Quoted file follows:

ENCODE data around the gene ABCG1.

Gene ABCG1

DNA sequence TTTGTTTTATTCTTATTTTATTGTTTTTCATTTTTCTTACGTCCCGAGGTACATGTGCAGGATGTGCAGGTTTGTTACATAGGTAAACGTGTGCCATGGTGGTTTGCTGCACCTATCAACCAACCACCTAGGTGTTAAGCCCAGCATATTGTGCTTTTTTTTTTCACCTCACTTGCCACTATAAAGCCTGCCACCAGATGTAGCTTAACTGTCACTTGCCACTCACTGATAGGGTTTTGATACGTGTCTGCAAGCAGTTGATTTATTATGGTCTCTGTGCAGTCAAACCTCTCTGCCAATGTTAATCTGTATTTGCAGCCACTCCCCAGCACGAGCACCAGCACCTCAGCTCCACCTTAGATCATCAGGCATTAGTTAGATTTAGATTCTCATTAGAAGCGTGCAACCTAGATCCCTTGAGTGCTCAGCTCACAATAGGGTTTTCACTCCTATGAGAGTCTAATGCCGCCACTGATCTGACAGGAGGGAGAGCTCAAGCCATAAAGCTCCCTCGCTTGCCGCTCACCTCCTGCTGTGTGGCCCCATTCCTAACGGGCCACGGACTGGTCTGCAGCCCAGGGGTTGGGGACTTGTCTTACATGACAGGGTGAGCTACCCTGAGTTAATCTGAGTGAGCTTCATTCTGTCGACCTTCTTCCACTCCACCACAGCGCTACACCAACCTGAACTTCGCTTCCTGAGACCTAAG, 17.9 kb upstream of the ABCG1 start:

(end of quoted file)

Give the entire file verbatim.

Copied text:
ENCODE data around the gene ABCG1.

Gene ABCG1

DNA sequence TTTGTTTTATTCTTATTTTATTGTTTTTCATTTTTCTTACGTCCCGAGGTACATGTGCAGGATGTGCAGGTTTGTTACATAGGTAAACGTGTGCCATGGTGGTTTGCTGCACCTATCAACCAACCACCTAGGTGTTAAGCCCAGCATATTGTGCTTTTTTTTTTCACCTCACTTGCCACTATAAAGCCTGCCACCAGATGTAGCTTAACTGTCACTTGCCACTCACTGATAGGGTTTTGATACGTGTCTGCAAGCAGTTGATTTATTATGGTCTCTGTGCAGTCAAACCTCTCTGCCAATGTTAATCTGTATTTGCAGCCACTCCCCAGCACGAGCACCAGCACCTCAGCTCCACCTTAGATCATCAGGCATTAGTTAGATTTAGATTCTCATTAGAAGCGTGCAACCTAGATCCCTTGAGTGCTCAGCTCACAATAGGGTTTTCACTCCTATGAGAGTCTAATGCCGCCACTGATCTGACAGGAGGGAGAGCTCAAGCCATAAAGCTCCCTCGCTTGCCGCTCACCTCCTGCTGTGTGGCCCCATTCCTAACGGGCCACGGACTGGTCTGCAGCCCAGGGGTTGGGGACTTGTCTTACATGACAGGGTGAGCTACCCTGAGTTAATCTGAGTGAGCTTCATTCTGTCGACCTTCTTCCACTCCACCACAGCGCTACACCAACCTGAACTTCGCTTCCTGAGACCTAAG, 17.9 kb upstream of the ABCG1 start: